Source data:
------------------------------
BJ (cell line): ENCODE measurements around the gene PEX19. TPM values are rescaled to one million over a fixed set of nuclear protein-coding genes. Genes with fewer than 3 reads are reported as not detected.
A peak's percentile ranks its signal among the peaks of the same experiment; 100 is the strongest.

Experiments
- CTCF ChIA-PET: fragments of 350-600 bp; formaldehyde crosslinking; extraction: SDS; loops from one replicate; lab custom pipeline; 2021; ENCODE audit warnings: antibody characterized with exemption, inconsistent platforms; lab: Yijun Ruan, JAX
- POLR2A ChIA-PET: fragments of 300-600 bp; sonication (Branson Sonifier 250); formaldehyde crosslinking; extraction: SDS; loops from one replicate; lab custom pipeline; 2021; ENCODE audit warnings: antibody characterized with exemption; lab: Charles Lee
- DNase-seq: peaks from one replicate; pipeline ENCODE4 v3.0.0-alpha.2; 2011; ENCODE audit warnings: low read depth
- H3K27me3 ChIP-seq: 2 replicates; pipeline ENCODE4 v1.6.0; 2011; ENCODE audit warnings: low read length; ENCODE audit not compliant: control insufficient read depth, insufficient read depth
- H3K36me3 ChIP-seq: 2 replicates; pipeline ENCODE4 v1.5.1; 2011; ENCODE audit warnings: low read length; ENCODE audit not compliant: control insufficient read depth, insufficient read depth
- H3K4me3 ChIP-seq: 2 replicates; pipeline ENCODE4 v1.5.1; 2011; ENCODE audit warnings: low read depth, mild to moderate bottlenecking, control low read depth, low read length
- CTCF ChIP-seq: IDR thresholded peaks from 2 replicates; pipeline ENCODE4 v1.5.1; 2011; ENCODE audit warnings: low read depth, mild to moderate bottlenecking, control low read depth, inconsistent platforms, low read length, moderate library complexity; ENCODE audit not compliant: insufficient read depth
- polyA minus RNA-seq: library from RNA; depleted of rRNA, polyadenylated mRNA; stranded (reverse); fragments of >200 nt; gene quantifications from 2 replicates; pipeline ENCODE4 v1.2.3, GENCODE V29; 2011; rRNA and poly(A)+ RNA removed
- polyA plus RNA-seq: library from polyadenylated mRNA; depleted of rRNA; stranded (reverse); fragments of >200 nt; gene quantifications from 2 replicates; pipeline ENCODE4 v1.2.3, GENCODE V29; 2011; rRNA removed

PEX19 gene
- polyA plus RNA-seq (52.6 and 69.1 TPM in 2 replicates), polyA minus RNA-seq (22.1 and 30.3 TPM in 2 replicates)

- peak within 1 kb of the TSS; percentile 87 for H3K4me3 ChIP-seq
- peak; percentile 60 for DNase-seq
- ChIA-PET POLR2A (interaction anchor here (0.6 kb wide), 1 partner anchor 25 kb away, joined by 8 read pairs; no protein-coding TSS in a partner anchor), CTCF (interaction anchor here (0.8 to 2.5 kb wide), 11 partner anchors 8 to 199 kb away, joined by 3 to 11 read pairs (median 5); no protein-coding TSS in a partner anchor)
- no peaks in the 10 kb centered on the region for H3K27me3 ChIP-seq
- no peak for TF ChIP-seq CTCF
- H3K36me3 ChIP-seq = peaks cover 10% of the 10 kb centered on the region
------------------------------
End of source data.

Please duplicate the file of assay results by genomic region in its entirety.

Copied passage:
BJ (cell line): ENCODE measurements around the gene PEX19. TPM values are rescaled to one million over a fixed set of nuclear protein-coding genes. Genes with fewer than 3 reads are reported as not detected.
A peak's percentile ranks its signal among the peaks of the same experiment; 100 is the strongest.

Experiments
- CTCF ChIA-PET: fragments of 350-600 bp; formaldehyde crosslinking; extraction: SDS; loops from one replicate; lab custom pipeline; 2021; ENCODE audit warnings: antibody characterized with exemption, inconsistent platforms; lab: Yijun Ruan, JAX
- POLR2A ChIA-PET: fragments of 300-600 bp; sonication (Branson Sonifier 250); formaldehyde crosslinking; extraction: SDS; loops from one replicate; lab custom pipeline; 2021; ENCODE audit warnings: antibody characterized with exemption; lab: Charles Lee
- DNase-seq: peaks from one replicate; pipeline ENCODE4 v3.0.0-alpha.2; 2011; ENCODE audit warnings: low read depth
- H3K27me3 ChIP-seq: 2 replicates; pipeline ENCODE4 v1.6.0; 2011; ENCODE audit warnings: low read length; ENCODE audit not compliant: control insufficient read depth, insufficient read depth
- H3K36me3 ChIP-seq: 2 replicates; pipeline ENCODE4 v1.5.1; 2011; ENCODE audit warnings: low read length; ENCODE audit not compliant: control insufficient read depth, insufficient read depth
- H3K4me3 ChIP-seq: 2 replicates; pipeline ENCODE4 v1.5.1; 2011; ENCODE audit warnings: low read depth, mild to moderate bottlenecking, control low read depth, low read length
- CTCF ChIP-seq: IDR thresholded peaks from 2 replicates; pipeline ENCODE4 v1.5.1; 2011; ENCODE audit warnings: low read depth, mild to moderate bottlenecking, control low read depth, inconsistent platforms, low read length, moderate library complexity; ENCODE audit not compliant: insufficient read depth
- polyA minus RNA-seq: library from RNA; depleted of rRNA, polyadenylated mRNA; stranded (reverse); fragments of >200 nt; gene quantifications from 2 replicates; pipeline ENCODE4 v1.2.3, GENCODE V29; 2011; rRNA and poly(A)+ RNA removed
- polyA plus RNA-seq: library from polyadenylated mRNA; depleted of rRNA; stranded (reverse); fragments of >200 nt; gene quantifications from 2 replicates; pipeline ENCODE4 v1.2.3, GENCODE V29; 2011; rRNA removed

PEX19 gene
- polyA plus RNA-seq (52.6 and 69.1 TPM in 2 replicates), polyA minus RNA-seq (22.1 and 30.3 TPM in 2 replicates)

- peak within 1 kb of the TSS; percentile 87 for H3K4me3 ChIP-seq
- peak; percentile 60 for DNase-seq
- ChIA-PET POLR2A (interaction anchor here (0.6 kb wide), 1 partner anchor 25 kb away, joined by 8 read pairs; no protein-coding TSS in a partner anchor), CTCF (interaction anchor here (0.8 to 2.5 kb wide), 11 partner anchors 8 to 199 kb away, joined by 3 to 11 read pairs (median 5); no protein-coding TSS in a partner anchor)
- no peaks in the 10 kb centered on the region for H3K27me3 ChIP-seq
- no peak for TF ChIP-seq CTCF
- H3K36me3 ChIP-seq = peaks cover 10% of the 10 kb centered on the region